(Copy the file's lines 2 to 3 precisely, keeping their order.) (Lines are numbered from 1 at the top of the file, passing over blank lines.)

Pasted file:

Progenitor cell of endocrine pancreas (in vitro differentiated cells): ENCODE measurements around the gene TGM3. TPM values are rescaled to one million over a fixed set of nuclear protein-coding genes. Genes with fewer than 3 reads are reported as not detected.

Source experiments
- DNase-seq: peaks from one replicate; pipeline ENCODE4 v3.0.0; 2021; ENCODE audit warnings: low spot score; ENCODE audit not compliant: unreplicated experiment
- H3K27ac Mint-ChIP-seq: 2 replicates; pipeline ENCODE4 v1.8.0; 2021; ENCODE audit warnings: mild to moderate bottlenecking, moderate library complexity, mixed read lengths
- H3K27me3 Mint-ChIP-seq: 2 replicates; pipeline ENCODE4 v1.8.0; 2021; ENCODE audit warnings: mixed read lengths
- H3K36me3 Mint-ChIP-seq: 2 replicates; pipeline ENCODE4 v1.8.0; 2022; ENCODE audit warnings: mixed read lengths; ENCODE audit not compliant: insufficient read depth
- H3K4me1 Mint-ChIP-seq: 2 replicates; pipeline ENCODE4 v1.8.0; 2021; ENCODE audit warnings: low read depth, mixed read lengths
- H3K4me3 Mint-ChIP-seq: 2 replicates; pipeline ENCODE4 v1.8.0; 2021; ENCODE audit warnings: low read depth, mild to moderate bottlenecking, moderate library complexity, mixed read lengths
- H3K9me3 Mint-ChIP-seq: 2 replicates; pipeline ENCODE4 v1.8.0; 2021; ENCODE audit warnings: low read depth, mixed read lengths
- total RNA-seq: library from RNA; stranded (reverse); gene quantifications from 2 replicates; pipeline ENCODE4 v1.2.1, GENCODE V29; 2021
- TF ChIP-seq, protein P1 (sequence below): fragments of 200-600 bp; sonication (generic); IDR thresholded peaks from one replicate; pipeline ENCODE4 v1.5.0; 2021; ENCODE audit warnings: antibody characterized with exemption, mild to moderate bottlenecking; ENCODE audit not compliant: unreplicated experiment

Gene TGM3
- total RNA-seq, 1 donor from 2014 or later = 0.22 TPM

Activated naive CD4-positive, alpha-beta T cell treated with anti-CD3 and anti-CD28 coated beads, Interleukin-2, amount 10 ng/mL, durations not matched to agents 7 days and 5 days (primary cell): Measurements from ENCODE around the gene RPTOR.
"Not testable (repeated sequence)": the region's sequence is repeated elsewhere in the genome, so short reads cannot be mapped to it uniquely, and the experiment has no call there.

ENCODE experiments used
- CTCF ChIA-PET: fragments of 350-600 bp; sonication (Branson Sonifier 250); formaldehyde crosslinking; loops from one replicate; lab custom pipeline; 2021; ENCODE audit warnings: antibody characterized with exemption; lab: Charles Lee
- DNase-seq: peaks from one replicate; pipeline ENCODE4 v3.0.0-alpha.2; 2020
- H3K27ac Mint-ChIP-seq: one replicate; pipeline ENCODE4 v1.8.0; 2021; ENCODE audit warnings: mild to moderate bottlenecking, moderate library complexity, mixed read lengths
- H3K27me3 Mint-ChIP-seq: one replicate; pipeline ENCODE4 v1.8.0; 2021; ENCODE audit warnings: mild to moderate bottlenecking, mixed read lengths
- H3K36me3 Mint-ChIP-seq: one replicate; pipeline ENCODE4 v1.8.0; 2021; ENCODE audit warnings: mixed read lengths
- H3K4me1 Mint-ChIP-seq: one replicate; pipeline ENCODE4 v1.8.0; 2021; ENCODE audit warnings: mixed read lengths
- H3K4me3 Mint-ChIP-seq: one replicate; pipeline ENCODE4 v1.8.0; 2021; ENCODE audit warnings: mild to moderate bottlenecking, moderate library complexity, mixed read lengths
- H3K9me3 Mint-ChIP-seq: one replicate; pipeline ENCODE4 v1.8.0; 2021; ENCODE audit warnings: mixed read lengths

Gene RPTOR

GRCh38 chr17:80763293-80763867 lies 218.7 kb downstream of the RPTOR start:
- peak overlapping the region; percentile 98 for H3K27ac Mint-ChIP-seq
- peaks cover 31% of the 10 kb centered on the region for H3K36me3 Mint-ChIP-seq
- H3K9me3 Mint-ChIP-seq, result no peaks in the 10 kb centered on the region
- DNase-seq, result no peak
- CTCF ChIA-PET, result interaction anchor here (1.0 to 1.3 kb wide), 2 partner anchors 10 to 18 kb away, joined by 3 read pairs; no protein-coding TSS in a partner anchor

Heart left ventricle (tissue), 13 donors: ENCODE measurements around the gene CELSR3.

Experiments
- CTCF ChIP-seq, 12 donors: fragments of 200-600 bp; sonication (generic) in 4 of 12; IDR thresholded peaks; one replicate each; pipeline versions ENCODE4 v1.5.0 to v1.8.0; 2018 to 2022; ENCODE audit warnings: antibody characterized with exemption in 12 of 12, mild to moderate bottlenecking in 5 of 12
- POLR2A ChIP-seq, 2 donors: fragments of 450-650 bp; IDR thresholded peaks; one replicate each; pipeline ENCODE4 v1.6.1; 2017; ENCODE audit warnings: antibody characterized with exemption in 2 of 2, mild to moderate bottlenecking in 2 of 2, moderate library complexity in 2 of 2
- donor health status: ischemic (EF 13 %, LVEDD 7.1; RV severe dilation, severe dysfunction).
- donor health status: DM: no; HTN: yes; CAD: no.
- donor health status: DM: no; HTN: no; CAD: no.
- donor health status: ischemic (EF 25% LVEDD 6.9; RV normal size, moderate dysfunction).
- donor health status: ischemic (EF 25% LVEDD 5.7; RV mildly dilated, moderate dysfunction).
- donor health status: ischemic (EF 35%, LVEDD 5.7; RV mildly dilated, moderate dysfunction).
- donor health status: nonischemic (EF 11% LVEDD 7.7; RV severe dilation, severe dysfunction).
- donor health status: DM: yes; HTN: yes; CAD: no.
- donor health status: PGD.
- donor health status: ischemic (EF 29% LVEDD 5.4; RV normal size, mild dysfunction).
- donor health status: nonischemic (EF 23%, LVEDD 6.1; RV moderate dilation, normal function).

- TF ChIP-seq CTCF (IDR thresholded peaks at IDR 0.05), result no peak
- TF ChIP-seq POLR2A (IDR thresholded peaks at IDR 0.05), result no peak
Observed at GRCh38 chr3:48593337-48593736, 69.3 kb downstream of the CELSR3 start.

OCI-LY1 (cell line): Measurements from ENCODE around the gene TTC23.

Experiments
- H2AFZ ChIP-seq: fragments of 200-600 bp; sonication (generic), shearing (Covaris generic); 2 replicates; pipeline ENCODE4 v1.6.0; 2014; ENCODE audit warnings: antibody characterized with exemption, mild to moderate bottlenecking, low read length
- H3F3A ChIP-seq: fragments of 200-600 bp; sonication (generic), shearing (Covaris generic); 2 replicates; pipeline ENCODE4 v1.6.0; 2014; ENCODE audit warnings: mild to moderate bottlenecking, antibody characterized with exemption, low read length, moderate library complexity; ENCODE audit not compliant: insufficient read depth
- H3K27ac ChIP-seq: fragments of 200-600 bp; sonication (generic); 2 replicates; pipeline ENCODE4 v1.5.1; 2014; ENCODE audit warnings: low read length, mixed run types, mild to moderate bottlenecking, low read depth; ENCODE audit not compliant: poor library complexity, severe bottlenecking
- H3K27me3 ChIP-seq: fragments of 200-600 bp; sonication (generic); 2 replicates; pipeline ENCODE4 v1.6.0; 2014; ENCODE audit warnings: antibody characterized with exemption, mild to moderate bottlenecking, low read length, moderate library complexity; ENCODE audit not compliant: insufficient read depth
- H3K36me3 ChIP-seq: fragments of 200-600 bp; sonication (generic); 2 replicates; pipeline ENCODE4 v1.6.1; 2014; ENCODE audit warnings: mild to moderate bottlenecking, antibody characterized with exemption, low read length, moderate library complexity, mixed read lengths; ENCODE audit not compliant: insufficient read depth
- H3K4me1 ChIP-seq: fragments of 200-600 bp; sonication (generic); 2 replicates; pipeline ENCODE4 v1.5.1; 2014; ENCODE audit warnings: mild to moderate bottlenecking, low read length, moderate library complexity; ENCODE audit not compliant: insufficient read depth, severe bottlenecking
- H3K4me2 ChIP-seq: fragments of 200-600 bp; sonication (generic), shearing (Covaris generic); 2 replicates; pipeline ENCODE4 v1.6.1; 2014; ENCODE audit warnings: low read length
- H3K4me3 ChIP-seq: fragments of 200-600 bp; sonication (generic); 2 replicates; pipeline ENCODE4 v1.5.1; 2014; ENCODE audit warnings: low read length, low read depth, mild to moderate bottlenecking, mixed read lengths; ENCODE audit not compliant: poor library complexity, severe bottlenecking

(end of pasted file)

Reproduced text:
Source experiments
- DNase-seq: peaks from one replicate; pipeline ENCODE4 v3.0.0; 2021; ENCODE audit warnings: low spot score; ENCODE audit not compliant: unreplicated experiment